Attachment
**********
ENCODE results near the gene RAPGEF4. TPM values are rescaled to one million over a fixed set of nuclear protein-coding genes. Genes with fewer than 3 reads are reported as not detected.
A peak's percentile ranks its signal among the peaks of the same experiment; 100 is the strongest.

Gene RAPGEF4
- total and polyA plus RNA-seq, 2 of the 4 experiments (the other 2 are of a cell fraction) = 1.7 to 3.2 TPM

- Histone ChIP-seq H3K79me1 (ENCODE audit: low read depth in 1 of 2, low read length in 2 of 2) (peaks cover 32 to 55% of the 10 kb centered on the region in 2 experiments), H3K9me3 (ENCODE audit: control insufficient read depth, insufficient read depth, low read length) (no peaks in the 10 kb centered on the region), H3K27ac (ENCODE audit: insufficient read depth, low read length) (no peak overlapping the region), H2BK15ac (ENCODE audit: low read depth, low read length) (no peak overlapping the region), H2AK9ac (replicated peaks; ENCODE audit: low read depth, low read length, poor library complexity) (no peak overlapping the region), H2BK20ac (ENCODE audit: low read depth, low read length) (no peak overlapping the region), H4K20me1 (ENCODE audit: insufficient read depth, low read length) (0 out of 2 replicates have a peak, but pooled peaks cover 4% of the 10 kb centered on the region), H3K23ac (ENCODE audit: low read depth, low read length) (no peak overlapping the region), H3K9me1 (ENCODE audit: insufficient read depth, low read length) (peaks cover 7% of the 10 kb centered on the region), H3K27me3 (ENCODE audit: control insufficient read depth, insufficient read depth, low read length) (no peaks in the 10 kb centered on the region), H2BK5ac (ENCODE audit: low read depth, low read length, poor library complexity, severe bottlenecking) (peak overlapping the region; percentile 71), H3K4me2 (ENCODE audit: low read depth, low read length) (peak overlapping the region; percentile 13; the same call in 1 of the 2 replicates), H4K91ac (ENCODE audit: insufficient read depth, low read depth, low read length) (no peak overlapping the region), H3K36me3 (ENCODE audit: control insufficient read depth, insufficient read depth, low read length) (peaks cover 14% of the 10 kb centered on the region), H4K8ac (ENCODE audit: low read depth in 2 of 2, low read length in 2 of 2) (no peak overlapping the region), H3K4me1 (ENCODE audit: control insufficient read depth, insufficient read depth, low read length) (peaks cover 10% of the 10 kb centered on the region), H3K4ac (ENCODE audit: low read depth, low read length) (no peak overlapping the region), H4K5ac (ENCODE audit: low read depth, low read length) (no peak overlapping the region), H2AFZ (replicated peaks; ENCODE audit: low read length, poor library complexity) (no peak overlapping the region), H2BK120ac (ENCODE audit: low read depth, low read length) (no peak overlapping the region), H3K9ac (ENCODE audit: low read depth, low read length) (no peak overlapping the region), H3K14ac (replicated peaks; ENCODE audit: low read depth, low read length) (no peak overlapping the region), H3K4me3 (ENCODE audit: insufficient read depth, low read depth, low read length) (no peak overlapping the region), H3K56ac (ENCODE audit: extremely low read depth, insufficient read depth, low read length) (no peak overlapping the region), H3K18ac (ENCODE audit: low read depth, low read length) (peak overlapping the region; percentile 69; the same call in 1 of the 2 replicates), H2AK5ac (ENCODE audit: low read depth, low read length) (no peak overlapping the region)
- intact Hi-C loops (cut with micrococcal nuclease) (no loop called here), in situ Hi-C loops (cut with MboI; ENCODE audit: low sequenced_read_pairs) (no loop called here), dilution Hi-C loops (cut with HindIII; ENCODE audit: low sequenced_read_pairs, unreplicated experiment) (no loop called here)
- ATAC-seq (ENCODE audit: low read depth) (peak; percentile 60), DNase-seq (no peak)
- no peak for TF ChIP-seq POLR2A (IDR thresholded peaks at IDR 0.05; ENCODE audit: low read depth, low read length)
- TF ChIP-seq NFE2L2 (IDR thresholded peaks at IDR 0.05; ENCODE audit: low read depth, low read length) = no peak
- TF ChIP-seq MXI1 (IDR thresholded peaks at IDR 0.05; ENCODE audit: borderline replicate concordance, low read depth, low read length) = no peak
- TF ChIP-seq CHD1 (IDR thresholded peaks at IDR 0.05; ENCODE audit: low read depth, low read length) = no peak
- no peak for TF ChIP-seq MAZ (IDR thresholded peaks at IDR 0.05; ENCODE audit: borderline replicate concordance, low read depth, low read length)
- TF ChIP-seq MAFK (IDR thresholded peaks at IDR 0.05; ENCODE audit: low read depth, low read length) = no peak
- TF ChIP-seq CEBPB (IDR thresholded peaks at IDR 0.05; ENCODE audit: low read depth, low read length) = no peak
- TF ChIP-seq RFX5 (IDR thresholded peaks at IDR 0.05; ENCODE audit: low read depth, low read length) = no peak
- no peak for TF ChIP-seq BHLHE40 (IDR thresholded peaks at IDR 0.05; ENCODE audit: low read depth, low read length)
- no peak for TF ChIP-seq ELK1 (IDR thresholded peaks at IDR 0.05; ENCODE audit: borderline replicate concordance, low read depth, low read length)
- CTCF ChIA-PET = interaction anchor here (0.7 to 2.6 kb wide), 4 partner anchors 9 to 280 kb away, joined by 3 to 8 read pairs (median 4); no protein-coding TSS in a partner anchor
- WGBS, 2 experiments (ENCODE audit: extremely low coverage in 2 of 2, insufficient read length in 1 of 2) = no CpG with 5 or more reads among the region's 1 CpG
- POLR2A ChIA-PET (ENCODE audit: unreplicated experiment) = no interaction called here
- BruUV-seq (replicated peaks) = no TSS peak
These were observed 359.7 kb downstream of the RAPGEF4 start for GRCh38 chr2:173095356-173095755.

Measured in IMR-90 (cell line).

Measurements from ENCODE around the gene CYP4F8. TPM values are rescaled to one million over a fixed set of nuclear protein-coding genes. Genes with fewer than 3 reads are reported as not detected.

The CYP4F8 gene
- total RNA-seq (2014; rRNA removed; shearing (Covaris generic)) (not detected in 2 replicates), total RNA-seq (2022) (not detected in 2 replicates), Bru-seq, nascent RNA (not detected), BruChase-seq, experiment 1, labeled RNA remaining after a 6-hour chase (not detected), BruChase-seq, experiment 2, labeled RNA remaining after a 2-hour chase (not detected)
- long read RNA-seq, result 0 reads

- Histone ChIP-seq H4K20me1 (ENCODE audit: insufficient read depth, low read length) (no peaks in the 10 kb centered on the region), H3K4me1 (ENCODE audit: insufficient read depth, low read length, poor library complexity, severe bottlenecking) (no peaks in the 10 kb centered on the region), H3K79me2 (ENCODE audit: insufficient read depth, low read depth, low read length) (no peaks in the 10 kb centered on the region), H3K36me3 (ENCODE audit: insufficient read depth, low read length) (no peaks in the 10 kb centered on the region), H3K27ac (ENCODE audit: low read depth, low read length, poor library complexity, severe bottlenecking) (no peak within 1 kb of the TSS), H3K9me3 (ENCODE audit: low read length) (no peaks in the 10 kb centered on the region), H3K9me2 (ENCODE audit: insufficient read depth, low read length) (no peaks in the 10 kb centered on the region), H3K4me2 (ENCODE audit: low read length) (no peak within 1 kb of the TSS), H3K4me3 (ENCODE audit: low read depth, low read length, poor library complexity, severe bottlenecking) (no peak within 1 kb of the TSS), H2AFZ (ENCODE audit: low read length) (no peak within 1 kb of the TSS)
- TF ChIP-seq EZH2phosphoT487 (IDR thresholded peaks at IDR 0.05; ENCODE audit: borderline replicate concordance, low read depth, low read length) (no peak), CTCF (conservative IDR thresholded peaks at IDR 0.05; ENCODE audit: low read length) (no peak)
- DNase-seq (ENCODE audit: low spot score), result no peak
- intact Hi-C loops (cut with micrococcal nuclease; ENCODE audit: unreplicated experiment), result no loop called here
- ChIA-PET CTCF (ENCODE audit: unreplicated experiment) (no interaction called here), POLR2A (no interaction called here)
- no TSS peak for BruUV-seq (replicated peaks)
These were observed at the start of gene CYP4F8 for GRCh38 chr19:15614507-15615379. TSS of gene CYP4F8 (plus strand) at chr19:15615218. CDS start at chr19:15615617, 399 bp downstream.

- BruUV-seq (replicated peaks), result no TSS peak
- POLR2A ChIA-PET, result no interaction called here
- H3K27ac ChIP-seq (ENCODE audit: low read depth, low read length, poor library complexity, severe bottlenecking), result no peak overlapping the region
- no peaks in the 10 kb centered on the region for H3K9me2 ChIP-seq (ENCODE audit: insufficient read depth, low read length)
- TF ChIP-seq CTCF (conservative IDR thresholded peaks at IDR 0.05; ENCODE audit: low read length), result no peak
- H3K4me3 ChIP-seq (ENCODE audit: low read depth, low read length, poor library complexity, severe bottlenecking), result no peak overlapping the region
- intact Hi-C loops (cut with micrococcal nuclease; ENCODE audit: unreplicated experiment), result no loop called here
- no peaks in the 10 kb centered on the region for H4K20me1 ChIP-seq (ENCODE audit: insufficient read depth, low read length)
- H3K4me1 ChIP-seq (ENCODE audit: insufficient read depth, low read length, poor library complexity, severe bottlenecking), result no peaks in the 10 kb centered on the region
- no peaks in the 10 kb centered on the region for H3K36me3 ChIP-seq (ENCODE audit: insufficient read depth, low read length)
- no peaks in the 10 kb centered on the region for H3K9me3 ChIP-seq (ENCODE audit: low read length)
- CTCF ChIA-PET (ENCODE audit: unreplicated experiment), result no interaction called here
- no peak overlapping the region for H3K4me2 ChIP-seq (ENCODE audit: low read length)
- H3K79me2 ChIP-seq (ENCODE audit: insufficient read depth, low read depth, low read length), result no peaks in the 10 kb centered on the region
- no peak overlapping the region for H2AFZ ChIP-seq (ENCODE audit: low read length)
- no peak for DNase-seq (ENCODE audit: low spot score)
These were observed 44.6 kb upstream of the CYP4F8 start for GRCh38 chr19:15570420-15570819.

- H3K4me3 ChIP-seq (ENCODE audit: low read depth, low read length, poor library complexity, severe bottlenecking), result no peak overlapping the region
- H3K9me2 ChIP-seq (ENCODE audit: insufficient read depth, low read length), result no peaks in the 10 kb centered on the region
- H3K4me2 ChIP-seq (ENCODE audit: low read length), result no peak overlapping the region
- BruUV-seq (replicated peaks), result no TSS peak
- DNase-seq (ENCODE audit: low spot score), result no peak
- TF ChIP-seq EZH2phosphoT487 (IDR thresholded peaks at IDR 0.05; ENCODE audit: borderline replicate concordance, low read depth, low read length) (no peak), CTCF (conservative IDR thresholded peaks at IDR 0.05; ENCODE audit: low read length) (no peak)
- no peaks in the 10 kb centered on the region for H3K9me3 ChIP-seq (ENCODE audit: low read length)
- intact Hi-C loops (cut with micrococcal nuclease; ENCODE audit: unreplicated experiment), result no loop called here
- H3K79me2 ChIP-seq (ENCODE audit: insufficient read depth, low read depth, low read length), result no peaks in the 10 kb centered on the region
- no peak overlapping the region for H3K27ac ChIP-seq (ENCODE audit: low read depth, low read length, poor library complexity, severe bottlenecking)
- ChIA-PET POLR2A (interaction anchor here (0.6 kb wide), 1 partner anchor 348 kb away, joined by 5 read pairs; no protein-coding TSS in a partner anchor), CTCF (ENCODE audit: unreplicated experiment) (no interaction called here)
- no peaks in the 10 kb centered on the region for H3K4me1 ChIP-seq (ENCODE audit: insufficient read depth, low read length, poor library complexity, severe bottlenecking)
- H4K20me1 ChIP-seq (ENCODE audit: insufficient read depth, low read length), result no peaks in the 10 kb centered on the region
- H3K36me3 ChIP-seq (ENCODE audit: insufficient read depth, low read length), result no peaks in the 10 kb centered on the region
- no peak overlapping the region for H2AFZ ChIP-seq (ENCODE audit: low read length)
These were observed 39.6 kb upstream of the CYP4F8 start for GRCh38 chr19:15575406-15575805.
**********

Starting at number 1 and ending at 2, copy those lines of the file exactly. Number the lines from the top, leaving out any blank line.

ENCODE results near the gene RAPGEF4. TPM values are rescaled to one million over a fixed set of nuclear protein-coding genes. Genes with fewer than 3 reads are reported as not detected.
A peak's percentile ranks its signal among the peaks of the same experiment; 100 is the strongest.